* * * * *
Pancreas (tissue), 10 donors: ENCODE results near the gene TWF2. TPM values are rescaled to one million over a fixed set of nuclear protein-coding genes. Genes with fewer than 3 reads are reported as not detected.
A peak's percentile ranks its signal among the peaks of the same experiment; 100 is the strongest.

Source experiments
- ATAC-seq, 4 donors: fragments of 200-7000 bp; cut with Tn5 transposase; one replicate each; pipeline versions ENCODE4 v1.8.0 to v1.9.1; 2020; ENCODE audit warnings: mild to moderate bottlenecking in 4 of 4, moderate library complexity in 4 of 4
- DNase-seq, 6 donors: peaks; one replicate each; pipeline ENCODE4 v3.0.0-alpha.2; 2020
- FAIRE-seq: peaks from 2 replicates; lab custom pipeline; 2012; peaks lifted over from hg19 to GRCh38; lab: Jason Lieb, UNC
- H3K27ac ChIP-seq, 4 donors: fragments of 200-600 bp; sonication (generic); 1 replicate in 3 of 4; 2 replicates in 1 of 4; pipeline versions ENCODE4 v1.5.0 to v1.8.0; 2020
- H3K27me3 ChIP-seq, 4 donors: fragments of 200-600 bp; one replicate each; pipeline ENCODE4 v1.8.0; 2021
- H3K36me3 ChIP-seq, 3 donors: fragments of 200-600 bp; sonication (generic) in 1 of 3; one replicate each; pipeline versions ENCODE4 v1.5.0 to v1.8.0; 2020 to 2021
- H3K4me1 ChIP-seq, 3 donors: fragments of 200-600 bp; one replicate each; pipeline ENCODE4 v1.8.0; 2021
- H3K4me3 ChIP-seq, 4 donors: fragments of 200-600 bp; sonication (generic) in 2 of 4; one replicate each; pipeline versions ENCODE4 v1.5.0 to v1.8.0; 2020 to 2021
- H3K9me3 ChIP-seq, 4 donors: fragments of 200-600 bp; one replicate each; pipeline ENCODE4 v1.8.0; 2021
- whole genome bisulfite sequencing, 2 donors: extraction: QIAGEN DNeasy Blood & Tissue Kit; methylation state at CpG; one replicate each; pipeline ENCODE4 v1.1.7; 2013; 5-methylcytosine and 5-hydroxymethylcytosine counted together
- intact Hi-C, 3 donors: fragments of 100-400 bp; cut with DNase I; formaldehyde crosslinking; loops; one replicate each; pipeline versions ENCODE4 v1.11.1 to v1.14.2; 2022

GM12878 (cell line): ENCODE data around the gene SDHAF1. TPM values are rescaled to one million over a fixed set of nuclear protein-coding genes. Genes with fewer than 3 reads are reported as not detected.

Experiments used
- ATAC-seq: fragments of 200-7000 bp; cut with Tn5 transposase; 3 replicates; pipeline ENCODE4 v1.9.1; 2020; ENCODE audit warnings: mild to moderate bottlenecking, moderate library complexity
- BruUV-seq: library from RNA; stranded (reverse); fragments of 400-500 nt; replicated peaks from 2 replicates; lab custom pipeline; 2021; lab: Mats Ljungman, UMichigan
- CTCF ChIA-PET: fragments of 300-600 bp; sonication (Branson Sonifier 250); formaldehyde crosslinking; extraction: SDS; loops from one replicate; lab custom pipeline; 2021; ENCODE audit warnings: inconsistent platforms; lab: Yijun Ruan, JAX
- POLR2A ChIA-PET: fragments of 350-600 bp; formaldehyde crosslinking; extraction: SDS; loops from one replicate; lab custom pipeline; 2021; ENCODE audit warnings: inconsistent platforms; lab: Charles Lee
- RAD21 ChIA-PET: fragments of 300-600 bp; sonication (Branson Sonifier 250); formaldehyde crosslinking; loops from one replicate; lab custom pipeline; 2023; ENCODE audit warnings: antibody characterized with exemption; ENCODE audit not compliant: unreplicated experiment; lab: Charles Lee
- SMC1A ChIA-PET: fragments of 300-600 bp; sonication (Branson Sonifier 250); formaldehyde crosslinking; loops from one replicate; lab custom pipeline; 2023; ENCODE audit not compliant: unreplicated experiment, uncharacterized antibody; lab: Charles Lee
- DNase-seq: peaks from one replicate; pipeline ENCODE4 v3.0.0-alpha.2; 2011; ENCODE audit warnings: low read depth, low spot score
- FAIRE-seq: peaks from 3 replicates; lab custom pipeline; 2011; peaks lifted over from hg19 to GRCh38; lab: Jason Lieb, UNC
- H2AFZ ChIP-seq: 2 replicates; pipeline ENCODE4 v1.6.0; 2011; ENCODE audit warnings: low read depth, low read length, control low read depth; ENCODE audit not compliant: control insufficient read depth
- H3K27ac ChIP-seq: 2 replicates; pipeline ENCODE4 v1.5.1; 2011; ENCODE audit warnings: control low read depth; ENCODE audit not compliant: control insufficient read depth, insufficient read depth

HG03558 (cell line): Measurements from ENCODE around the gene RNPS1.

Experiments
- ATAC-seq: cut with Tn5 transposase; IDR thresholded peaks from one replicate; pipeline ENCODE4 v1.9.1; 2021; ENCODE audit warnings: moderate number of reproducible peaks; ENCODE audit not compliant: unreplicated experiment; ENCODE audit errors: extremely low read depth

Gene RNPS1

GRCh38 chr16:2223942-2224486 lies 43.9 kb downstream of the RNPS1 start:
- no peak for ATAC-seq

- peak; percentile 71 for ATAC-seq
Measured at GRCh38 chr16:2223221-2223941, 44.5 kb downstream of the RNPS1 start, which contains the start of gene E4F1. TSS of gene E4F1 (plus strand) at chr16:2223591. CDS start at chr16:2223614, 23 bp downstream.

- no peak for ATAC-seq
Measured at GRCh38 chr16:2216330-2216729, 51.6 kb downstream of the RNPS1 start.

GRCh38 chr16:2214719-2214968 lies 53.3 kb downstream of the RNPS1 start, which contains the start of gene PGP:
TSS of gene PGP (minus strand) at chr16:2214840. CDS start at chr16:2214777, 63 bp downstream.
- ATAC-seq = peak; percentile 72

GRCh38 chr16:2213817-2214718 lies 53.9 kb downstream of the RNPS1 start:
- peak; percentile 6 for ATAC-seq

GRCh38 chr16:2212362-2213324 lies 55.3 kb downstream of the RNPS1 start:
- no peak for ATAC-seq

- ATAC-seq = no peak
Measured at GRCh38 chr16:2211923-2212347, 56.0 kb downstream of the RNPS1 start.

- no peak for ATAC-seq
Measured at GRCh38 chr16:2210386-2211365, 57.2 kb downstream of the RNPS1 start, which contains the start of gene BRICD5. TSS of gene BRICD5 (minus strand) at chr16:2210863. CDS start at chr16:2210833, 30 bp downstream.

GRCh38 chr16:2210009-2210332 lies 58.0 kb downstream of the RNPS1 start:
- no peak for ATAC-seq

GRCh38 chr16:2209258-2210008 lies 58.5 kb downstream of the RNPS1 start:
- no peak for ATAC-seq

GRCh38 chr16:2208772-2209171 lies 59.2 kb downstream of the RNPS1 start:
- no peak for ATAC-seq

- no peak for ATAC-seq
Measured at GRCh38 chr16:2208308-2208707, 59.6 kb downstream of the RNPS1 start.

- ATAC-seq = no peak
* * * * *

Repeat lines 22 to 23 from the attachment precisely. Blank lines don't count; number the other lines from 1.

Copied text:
- SMC1A ChIA-PET: fragments of 300-600 bp; sonication (Branson Sonifier 250); formaldehyde crosslinking; loops from one replicate; lab custom pipeline; 2023; ENCODE audit not compliant: unreplicated experiment, uncharacterized antibody; lab: Charles Lee
- DNase-seq: peaks from one replicate; pipeline ENCODE4 v3.0.0-alpha.2; 2011; ENCODE audit warnings: low read depth, low spot score